Health News Food Deserts: A Matter of Life, Death & Media Literacy

By

Published November 6, 2019
A A A Share
The Montclarion
Panelists explain the importance of media literacy skills when evaluating the credibility of online information. Madison Tavera | The Montclarion

On Oct. 21, the School of Communication and Media (SCM) held a lecture style panel of professors and students who discussed the various ways media has affected food deserts across America. The presentation opened with a humorous element, as moderator Dr. Vanessa Greenwood apologized to those students who attended thinking that desserts were the topics of discussion.

Unfortunately, there were no desserts provided, but the information discussed was more fulfilling than chocolate chip cookies.

Greenwood is a professor and the director of communication and media research at Montclair State University. Her presentation began with a few definitions to help the audience understand the topics. She defined media literacy as “the ability to access, evaluate, create, reflect and act using all forms of communication.” This was an important concept throughout the discussion, as Montclair State is celebrating Media Literacy Week.

Greenwood was excited to be able to host the first Food Desert and Media Literacy Colloquium and found the panelists to be both informative and relatable to the audience.

“One of the primary goals of the [Communication and Media Research Collaboratory] is to provide students with cross-disciplinary experiences that are both research-based and professionally oriented. That’s collaboration,” Greenwood said.

One of the most interesting topics was clickbait. Consumers of media are more inclined to read stories that have gruesome or out of the ordinary headlines.

Lindy Washburn, a health care reporter for the The Record and NorthJersey.com, informed the audience from her inside perspective about how online reporters’ performance ratings are based on the number of clicks their pieces receive. She admitted, along with most members in the audience, that people are more likely to continue reading an article if it has a strange title.

This statistic led to a discussion of recent medical study headlines that stated “junk food causes teenagers to go blind” and “controversial studies say it’s OK to eat red meat.” These headlines could make consumers frantic and may even compel them to continue their research and finish reading the study.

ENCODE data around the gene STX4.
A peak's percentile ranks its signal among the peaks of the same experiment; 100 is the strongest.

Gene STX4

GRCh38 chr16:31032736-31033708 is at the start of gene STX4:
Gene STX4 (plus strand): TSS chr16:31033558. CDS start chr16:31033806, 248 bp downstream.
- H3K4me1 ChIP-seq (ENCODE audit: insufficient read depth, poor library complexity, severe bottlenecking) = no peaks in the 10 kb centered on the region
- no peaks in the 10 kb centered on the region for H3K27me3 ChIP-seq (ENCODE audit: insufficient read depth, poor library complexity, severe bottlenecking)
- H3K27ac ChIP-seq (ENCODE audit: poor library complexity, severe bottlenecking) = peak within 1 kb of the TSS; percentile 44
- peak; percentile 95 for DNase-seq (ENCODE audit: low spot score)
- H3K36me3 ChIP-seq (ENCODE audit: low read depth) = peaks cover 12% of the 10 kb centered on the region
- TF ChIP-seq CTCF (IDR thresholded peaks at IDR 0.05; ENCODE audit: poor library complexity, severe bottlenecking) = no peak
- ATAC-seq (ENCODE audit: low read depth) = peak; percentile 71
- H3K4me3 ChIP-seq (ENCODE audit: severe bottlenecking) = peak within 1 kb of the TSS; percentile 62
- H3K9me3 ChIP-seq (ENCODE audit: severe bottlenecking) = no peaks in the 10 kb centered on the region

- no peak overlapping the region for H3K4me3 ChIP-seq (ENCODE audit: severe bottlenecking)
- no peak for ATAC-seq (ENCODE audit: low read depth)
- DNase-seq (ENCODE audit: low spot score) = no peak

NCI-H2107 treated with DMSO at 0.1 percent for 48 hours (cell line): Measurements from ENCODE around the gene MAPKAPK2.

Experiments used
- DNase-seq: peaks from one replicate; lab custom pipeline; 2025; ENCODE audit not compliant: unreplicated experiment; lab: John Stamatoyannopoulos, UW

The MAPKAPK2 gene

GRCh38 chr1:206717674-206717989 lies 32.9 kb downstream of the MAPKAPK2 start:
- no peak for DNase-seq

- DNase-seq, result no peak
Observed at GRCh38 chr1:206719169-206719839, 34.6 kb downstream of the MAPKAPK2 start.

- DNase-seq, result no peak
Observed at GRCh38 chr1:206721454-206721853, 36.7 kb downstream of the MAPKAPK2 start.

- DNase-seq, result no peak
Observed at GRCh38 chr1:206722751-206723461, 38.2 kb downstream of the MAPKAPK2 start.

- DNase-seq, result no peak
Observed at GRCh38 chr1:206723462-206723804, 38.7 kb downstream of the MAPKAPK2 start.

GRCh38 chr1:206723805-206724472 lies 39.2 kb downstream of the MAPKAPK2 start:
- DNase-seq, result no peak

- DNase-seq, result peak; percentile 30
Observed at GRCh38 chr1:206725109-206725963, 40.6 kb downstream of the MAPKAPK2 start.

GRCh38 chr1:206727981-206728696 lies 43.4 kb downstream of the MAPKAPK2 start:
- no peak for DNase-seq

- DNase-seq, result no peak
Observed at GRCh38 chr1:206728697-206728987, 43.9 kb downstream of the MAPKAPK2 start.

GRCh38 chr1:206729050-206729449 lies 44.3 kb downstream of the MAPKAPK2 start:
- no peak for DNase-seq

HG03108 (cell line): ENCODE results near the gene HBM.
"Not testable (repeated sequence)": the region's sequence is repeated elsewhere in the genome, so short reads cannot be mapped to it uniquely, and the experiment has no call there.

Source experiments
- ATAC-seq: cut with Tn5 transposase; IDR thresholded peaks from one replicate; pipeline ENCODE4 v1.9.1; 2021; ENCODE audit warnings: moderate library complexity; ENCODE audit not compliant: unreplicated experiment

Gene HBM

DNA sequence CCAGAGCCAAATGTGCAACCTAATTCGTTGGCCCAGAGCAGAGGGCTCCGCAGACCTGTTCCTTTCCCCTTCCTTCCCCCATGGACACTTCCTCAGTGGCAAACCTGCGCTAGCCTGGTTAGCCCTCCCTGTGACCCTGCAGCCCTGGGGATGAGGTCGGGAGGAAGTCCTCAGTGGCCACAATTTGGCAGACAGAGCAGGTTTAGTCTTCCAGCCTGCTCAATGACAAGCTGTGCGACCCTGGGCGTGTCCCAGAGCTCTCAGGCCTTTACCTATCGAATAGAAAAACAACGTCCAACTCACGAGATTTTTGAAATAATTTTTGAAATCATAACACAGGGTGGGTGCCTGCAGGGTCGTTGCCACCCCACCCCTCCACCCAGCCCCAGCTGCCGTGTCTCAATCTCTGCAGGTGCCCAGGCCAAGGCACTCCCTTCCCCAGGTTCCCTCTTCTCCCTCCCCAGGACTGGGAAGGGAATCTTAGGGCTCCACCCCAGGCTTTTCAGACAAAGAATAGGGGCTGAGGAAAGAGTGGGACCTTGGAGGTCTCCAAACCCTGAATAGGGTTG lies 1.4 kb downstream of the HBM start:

IMG_8087 edited.jpg

Pictured from left to right: Dr. Vanessa Greenwood, Lindy Washburn, Lynese Salmon, Dr. Chris McKinley, and Denise O’Shea. The panelists encouraged audience members to use these hashtags for photos taken from the event.
Madison Tavera | The Montclarion

Dr. Chris McKinley, a professor at the SCM, is recognized as a researcher of health communications and has found that media is a significant factor in creating food deserts.

“Large numbers of college students embrace a digital lifestyle whereby social media drives their daily routines,” McKinley said. “Included in this is a potentially heavy diet, no pun intended, of messages promoting questionable diet and nutrition recommendations.”

McKinley explained the affects social media can have on college students in this respect.

“As these individuals become increasingly more dependent on digital media for social engagement, information and entertainment, they are at risk for developing eating attitudes and behaviors consistent with these recommendations,” McKinley said.

In order to generate audience responses, the panelists moved the discussion toward the topic of vaping and all the emerging illness that have begun to surface.

One panelist found through their research that various articles are stating it will take years for scientists to narrow down the side effects and illnesses related to vaping.

Lynese Salmon, a health and wellness editor for Her Campus and a junior communication major at Montclair State, was asked what she thought the most important issue covered in the discussion was.

“In regards to the discussion of health news deserts, I believe the most important issue covered in the discussion is the difficulty of reporting health information from reliable resources in online media,” Salmon said.

She went on to explain that reporters are known for living on the fast track and they have to get articles published for tight deadlines.

“[I] rely on quick reads online to find my facts to support my stance in an article,” Salmon said. “However, it’s our job as health news reporters and editors to publish work with reliable facts and ensure health communication is represented correctly.”

Greenwood went on to offer a solid piece of advice that any writer can use, ending on an important note.

Greenwood claimed that having a sense of background information is important to help the reader gain a perspective and to help the author’s argument. However, reliable sources are important to cover the topic in a credible and scholarly way.

The SCM has its last four colloquiums this semester in the month of November.

Join the Conversation